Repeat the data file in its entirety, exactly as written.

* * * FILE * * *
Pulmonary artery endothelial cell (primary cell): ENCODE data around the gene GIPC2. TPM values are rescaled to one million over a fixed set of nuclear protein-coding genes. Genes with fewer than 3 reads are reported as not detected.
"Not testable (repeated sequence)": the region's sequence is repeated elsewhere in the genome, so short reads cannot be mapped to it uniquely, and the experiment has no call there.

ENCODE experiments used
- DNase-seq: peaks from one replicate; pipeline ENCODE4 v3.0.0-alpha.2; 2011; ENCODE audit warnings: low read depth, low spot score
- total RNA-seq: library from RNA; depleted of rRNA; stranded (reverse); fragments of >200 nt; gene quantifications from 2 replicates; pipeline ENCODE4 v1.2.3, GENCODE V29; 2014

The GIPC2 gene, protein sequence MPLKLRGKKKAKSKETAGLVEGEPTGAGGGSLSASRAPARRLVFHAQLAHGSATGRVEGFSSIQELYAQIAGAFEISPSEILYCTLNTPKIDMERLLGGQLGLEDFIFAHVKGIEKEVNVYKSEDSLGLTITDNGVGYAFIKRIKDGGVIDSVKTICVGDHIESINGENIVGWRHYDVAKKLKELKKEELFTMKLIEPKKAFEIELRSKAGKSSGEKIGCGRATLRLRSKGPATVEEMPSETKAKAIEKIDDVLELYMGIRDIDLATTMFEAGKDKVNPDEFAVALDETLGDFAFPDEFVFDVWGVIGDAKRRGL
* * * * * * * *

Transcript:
Pulmonary artery endothelial cell (primary cell): ENCODE data around the gene GIPC2. TPM values are rescaled to one million over a fixed set of nuclear protein-coding genes. Genes with fewer than 3 reads are reported as not detected.
"Not testable (repeated sequence)": the region's sequence is repeated elsewhere in the genome, so short reads cannot be mapped to it uniquely, and the experiment has no call there.

ENCODE experiments used
- DNase-seq: peaks from one replicate; pipeline ENCODE4 v3.0.0-alpha.2; 2011; ENCODE audit warnings: low read depth, low spot score
- total RNA-seq: library from RNA; depleted of rRNA; stranded (reverse); fragments of >200 nt; gene quantifications from 2 replicates; pipeline ENCODE4 v1.2.3, GENCODE V29; 2014

The GIPC2 gene, protein sequence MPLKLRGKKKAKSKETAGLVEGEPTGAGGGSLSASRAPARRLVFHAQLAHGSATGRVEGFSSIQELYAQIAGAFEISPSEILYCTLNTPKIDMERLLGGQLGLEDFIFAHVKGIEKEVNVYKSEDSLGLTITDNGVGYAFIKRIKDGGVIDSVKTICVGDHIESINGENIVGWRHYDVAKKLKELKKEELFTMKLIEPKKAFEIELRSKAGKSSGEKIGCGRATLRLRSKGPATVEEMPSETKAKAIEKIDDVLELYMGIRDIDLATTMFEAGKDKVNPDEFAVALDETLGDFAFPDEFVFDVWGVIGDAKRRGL